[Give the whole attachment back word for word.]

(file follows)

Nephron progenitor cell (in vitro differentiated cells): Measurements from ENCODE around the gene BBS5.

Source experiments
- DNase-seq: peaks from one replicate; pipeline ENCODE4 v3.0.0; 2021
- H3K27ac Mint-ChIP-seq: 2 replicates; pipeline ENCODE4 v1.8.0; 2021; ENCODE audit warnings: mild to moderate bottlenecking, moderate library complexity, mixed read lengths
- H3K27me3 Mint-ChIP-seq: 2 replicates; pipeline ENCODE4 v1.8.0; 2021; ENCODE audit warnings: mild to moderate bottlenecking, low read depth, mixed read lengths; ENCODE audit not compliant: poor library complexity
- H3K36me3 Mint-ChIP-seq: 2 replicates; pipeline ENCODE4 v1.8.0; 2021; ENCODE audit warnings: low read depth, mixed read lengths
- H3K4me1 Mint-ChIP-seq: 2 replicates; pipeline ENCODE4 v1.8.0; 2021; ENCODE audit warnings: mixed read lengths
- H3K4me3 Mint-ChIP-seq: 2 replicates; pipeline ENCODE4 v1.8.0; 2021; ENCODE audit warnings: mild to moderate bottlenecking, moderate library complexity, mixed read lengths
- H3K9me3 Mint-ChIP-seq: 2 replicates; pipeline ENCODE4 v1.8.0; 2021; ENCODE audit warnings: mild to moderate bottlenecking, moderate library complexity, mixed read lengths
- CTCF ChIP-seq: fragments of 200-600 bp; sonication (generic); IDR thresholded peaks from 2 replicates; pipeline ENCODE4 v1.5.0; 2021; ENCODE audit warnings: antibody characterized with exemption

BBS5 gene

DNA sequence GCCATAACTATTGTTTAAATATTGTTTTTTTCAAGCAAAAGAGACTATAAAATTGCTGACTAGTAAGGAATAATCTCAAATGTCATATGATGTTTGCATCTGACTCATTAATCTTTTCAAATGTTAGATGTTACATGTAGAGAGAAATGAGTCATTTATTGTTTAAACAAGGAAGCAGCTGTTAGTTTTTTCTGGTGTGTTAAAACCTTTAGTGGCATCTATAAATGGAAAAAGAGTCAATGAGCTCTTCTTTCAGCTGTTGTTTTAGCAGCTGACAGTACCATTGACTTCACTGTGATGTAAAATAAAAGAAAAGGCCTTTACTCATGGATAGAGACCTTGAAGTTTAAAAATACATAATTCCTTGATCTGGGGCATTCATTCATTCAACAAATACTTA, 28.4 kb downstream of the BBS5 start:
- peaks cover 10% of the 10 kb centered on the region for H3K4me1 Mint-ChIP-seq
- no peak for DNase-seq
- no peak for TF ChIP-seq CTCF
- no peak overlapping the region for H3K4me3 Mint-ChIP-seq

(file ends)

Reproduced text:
Nephron progenitor cell (in vitro differentiated cells): Measurements from ENCODE around the gene BBS5.

Source experiments
- DNase-seq: peaks from one replicate; pipeline ENCODE4 v3.0.0; 2021
- H3K27ac Mint-ChIP-seq: 2 replicates; pipeline ENCODE4 v1.8.0; 2021; ENCODE audit warnings: mild to moderate bottlenecking, moderate library complexity, mixed read lengths
- H3K27me3 Mint-ChIP-seq: 2 replicates; pipeline ENCODE4 v1.8.0; 2021; ENCODE audit warnings: mild to moderate bottlenecking, low read depth, mixed read lengths; ENCODE audit not compliant: poor library complexity
- H3K36me3 Mint-ChIP-seq: 2 replicates; pipeline ENCODE4 v1.8.0; 2021; ENCODE audit warnings: low read depth, mixed read lengths
- H3K4me1 Mint-ChIP-seq: 2 replicates; pipeline ENCODE4 v1.8.0; 2021; ENCODE audit warnings: mixed read lengths
- H3K4me3 Mint-ChIP-seq: 2 replicates; pipeline ENCODE4 v1.8.0; 2021; ENCODE audit warnings: mild to moderate bottlenecking, moderate library complexity, mixed read lengths
- H3K9me3 Mint-ChIP-seq: 2 replicates; pipeline ENCODE4 v1.8.0; 2021; ENCODE audit warnings: mild to moderate bottlenecking, moderate library complexity, mixed read lengths
- CTCF ChIP-seq: fragments of 200-600 bp; sonication (generic); IDR thresholded peaks from 2 replicates; pipeline ENCODE4 v1.5.0; 2021; ENCODE audit warnings: antibody characterized with exemption

BBS5 gene

DNA sequence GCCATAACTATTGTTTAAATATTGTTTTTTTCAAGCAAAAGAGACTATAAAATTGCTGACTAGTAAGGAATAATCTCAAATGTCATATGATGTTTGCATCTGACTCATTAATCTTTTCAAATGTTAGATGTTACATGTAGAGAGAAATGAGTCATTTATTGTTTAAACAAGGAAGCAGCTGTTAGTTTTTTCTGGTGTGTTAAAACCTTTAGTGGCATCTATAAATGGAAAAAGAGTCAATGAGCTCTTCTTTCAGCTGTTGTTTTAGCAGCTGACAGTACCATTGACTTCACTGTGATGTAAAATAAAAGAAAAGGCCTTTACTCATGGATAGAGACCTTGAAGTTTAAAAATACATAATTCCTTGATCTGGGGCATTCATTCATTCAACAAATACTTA, 28.4 kb downstream of the BBS5 start:
- peaks cover 10% of the 10 kb centered on the region for H3K4me1 Mint-ChIP-seq
- no peak for DNase-seq
- no peak for TF ChIP-seq CTCF
- no peak overlapping the region for H3K4me3 Mint-ChIP-seq